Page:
One of the most expensive elements of any documentation release (new or updated), is the localization involved with making sure you can release your product globally. Conversely, one of the most tangible advantages that a company can feel relatively quickly is reduced translation costs.
With a document-oriented approach that considers an entire document a single indivisible unit, there are at least two main challenges:
1. As companies continue to develop new and existing products, they have to constantly update each set of product documentation accordingly.
From the documentation team’s perspective, it means that each document needs to be updated both in an original language and in all languages to which the content is translated.
Typically, even if only a small part of a document was actually changed, translation agencies receive the entire document. Because this document has already been translated in the past, it doesn’t make any sense to translate the same document from the beginning to the end again. Instead, translation agencies use translation memory tools to identify changed content. The memory tools identify content that has been translated already, emphasize the content, and thus allow translators to focus on the delta.
In reality, most translation agencies translate only these deltas. However, most still charge in excess of the delta to cover other issues such as reformatting, handling, management, and general processing of the document. Thus companies pay both for translation of the new content and, to some extent, “retranslation” of already existing content.
Make this simple calculation:
Let’s say you have a document with 25,000 words. Because this is a manual for the new version of a product, a majority of the document involves reusing content that already appears in other manuals and has therefore already been translated.. For purposes of this example, let’s assume that as far as the translator is concerned, the new manual contains only 5,000 new word, while 20,000 words came from the previous version.
Instead of sending the entire document and its 25,000 words to the translation agency (and paying processing costs on this full amount, using a DITA solution, your company would only have to send the new part. The translator would only “process” 5,000 words. relevant domains In this example, you can save almost 80%!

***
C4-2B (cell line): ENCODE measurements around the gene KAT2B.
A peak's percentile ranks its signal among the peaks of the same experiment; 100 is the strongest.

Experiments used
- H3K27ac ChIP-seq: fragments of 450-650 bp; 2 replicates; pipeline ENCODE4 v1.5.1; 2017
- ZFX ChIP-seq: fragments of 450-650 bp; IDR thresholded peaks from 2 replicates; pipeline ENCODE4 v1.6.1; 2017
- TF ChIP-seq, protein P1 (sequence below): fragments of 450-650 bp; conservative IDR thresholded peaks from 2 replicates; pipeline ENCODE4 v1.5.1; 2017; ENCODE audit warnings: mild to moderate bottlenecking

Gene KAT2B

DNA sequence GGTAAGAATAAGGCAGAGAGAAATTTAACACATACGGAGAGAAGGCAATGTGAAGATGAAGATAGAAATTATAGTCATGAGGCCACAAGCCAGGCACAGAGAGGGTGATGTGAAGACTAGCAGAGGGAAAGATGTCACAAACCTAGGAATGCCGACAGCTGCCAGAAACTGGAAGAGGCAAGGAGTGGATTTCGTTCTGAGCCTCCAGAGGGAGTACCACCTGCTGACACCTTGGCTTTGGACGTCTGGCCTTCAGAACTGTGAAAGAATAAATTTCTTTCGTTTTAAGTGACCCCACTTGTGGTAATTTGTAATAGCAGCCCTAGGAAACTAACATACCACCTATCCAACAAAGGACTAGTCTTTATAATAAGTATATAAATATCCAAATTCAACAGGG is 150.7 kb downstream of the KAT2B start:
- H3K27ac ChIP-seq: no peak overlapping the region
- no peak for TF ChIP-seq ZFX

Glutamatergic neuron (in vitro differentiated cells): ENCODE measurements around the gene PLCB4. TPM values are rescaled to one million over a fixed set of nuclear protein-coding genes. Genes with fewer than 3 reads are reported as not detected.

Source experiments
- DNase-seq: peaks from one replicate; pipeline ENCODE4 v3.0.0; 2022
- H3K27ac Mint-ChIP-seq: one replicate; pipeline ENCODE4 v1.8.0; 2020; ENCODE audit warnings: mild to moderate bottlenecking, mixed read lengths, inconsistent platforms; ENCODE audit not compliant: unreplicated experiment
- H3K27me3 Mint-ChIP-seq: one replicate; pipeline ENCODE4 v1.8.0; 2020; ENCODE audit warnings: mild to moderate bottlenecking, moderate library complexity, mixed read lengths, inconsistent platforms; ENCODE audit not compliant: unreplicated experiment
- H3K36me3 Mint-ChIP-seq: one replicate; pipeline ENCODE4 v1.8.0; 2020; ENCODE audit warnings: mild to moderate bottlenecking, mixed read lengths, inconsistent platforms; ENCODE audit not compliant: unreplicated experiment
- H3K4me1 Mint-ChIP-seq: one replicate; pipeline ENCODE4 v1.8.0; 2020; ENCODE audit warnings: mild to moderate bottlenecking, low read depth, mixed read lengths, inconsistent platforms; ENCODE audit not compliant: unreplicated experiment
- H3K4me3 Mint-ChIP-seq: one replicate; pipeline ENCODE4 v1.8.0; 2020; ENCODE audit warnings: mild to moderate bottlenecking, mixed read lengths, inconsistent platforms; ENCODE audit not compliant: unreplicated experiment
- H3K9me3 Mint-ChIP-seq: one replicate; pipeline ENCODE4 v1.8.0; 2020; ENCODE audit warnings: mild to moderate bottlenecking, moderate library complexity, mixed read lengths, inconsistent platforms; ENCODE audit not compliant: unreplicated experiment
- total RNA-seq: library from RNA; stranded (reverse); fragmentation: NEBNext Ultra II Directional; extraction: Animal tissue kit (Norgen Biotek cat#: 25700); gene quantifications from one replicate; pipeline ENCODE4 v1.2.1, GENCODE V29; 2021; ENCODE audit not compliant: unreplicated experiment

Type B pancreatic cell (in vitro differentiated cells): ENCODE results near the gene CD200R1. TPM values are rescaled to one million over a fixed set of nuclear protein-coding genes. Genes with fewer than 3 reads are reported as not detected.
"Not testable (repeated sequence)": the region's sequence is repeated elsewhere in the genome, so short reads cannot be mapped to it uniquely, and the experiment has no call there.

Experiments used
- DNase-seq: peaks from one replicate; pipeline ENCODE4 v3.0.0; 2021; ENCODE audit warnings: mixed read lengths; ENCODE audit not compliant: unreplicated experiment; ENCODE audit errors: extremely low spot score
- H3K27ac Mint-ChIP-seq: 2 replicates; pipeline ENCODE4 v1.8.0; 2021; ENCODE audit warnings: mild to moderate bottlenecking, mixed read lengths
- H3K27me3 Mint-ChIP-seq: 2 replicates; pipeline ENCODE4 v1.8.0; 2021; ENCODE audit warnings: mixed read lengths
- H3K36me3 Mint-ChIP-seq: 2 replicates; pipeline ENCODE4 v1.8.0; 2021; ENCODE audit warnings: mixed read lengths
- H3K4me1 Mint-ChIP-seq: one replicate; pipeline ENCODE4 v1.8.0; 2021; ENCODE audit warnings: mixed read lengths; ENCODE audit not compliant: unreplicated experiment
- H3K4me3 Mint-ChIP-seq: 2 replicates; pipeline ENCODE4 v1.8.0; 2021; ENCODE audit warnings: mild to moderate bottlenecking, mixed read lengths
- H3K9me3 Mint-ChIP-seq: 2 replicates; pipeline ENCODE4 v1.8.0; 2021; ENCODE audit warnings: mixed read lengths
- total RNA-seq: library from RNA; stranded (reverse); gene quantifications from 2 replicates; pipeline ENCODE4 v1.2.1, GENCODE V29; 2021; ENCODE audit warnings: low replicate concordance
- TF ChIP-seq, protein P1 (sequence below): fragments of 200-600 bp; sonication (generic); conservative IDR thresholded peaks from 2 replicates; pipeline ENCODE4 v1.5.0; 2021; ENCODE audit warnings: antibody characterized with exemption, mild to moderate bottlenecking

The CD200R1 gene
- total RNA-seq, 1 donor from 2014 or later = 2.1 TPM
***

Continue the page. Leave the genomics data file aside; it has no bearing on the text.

2. When a document is considered a single indivisible unit, documentation teams have to complete the document to send it for translation.
DITA offers a new paradigm: complete a portion of content (for example, a procedure), send it for translation, and while translators will be doing their work – move on to the next portion of content you need to write. From a business perspective, this means faster time-to-market.
Let’s say a technical writer has to write 20 new pages. Writing one page takes 3 hours. So 60 hours are required just to finish the content. If a translator translates 300 words per hour, about 16 hours can be required for translation. Mencosilsilaw . So only after 76 hours the content can be ready for delivery.
Now, let’s assume that the same 20 pages are represented by a certain amount of stand-alone DITA topics. For the sake of simplicity, we are assuming one topic takes 1 page so we have 20 topics. After a topic is finished, a technical writer sends it for translation and moves on to the next topic.
Translating one topic takes less than an hour and by the time it’s sent back to the writer, the next portion of content is being created. So because a writer needs more time to complete a topic than a translator, all 20 topics can be written and translated within 60 hours.
You are probably asking if DITA can do all of this alone or if you need special tools. Usually, you do need special tools that let you:
- track translations (for example, the connection between the topic in an original language and all its translations)
- merge translated topics into the document
- compare versions
- and so on…
But there are ways to do much of this with tools that are not nearly as expensive as many companies assume, and there are workflows that help minimize cost even more.
I’m not saying you’ll get all these benefits completely for free. However, a possible return on investment has to be factored into the estimation. If you can save $1,000 on every $10 invested, you can be sure that your company will profit and your documentation will be more cost-effective.